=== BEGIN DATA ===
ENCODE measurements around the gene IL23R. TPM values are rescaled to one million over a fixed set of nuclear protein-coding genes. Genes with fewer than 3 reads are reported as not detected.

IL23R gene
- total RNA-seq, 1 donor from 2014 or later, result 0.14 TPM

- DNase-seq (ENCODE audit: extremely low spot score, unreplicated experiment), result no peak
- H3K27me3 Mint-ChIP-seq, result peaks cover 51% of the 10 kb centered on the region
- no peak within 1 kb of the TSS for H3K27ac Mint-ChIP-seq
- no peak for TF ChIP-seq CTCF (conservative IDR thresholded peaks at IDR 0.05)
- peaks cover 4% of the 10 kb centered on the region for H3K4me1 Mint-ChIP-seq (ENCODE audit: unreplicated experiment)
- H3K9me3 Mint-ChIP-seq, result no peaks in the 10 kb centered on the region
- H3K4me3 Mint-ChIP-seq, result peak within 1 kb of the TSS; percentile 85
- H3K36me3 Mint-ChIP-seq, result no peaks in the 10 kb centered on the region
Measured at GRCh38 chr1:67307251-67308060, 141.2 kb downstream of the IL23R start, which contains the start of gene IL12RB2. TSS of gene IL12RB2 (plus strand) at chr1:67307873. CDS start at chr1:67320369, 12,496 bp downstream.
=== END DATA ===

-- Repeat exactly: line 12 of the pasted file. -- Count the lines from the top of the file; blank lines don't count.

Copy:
Measured at GRCh38 chr1:67307251-67308060, 141.2 kb downstream of the IL23R start, which contains the start of gene IL12RB2. TSS of gene IL12RB2 (plus strand) at chr1:67307873. CDS start at chr1:67320369, 12,496 bp downstream.